An Israeli venture capitalist tells about being invited to speak at a conference with another investor. The moderator asked the second investor to tell the audience what his fund specializes in. “So he started to describe it – cybersecurity and artificial intelligence, enterprise software, automotive and a few other things. I couldn’t hold myself back and asked him: ‘But you can only specialize in one thing. Right?’”
In the past, specialist funds were usually smaller players without the human and financial resources to spread themselves wide. But that has begun changing as Israeli high-tech has grown more mature and sophisticated, says Ronen Nir, a partner in the Viola Ventures fund. Funds are becoming small and focused by choice.
“Specialist VC funds are part of a larger thesis that holds that during the first 20 years, the world of technology focused on creating a broad foundation – mobile, cloud computing, AI, etc. Gradually the industry is moving to verticals [specific market segments] and specifics, such as Uber,” he said. “Since the world is moving from horizontal infrastructure to vertical technologies, there is clearly room for investors who specialize.”
Viola is one such example. The company has one general fund as well as a fund founded in 2017 with $112 million to invest focused on financial technology.
“In an evolving venture capital industry, there’s room for large and small funds, seed funds and growth funds, as well as generalist funds and specialized funds,” said Nir.
In Israel, there are funds specializing it automotive, agricultural technology, internet of things and cyber, he noted. In the coming year, he expects to see four or five other specialist funds. Fundraising for them is already underway.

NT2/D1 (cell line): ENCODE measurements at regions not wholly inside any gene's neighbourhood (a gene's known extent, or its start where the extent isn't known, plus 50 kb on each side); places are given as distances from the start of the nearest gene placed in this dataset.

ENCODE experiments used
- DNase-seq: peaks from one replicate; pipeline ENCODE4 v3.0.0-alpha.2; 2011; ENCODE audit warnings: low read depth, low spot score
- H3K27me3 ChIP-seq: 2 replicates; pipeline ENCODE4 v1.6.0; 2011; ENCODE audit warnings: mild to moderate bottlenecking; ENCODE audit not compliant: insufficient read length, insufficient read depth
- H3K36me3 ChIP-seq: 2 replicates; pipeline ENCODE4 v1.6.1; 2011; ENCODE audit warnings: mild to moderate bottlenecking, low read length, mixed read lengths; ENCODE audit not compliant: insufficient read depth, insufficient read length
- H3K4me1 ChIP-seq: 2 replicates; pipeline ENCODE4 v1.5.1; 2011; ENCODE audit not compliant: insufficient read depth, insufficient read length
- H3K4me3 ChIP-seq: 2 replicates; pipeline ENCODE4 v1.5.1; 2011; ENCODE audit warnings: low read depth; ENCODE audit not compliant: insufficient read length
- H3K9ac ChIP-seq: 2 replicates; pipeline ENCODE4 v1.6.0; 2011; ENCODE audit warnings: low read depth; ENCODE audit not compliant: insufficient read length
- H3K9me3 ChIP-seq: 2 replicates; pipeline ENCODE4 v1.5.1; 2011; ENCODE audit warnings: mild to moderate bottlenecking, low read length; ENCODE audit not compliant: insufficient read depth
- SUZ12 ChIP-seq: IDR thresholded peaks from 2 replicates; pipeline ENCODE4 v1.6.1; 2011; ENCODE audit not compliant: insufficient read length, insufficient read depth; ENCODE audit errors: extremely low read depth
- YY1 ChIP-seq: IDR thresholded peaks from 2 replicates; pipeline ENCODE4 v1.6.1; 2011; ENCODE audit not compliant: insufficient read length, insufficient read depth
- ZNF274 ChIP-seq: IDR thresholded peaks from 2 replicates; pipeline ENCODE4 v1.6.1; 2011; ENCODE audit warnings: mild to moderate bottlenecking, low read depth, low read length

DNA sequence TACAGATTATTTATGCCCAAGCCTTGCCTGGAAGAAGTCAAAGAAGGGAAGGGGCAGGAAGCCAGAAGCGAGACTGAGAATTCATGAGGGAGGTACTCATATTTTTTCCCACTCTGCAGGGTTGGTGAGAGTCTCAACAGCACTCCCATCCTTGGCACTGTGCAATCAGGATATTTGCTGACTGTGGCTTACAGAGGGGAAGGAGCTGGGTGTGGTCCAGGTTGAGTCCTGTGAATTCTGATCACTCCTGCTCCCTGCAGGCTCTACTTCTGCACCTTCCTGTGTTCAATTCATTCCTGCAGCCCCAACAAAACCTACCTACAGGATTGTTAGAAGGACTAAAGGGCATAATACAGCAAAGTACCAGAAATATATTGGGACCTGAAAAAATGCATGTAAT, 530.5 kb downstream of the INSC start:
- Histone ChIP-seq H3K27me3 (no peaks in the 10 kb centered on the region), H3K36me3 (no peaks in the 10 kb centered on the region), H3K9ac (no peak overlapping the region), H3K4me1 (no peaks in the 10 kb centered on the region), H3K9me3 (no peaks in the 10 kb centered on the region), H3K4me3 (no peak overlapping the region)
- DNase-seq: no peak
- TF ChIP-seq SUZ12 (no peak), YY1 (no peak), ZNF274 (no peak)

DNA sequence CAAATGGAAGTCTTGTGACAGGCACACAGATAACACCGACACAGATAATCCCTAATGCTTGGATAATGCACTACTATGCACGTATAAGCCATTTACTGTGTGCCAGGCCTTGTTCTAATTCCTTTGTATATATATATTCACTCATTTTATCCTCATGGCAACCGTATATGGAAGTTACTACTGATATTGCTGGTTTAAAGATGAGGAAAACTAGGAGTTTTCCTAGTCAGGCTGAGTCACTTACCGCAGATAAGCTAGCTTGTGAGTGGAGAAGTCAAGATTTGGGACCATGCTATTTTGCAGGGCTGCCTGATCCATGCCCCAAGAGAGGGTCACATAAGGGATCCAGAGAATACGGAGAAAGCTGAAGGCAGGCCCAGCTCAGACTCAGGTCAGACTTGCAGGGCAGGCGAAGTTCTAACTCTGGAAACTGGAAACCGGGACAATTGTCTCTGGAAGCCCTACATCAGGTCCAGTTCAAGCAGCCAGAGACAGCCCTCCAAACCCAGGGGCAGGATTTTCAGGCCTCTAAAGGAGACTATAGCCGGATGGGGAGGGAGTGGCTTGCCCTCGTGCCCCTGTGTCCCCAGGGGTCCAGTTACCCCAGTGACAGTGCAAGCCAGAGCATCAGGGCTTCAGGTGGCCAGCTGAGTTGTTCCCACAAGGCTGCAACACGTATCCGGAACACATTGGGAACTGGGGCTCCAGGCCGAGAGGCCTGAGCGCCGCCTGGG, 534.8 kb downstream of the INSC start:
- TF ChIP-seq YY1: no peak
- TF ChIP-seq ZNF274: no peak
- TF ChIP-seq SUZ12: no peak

One of the new specialist funds is FinTLV, which raised $30 million last year -- a fraction of the $150 million to $250 million traditional VCs raise -- to be invested exclusively in insurance technology startups.
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Gil Arazi, a cofounder and co-general manager of the fund, joined the VC business after a career at Migdal, Clal and Phoenix, three of Israel’s largest insurers.
He says that a lot of Israeli VCs have sub-optimal performances because they don’t have the resources to master the business, technology and corporate management sides of their portfolio companies. “If I invest in a business that I don’t understand, the chances of it succeeding are low,” he said.
The other advantage a specialist fund has is in deal flow – the number of proposals from startups that land on its managers’ desks. In the high competitive deal flow environment of today, being an acknowledged expert in a field gives you an edge.
“If you have an automotive-tech funds, certainly all auto-tech companies will turn to you first,” said a venture capitalist at one of the big generalist funds, who asked not to be identified. “A specialist fund knows how to link up with the bigger funds to complete a fundraising round.”